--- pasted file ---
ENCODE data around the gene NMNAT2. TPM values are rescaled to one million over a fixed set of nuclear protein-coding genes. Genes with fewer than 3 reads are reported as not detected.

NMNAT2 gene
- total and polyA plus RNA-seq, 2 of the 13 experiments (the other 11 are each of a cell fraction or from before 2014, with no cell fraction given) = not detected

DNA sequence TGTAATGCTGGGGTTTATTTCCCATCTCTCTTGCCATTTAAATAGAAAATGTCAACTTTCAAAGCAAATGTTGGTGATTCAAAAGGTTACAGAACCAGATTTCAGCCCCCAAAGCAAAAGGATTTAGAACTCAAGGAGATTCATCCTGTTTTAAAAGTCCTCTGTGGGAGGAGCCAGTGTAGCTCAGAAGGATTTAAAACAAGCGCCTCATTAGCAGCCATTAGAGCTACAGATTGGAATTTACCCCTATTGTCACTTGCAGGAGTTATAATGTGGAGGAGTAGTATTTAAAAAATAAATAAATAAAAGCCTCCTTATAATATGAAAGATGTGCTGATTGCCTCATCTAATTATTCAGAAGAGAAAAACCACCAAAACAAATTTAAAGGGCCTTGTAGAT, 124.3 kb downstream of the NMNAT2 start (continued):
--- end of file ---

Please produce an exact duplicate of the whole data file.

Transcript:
ENCODE data around the gene NMNAT2. TPM values are rescaled to one million over a fixed set of nuclear protein-coding genes. Genes with fewer than 3 reads are reported as not detected.

NMNAT2 gene
- total and polyA plus RNA-seq, 2 of the 13 experiments (the other 11 are each of a cell fraction or from before 2014, with no cell fraction given) = not detected

DNA sequence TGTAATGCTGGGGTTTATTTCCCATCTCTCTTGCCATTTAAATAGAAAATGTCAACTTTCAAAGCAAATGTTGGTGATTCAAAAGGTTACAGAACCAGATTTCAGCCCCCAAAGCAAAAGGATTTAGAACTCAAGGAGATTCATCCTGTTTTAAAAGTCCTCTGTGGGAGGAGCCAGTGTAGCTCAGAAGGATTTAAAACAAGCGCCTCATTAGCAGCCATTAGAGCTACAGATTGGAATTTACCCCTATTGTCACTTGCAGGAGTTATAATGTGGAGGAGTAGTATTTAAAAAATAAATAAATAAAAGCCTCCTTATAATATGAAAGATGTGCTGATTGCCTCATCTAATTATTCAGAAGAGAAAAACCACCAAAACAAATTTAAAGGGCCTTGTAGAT, 124.3 kb downstream of the NMNAT2 start (continued):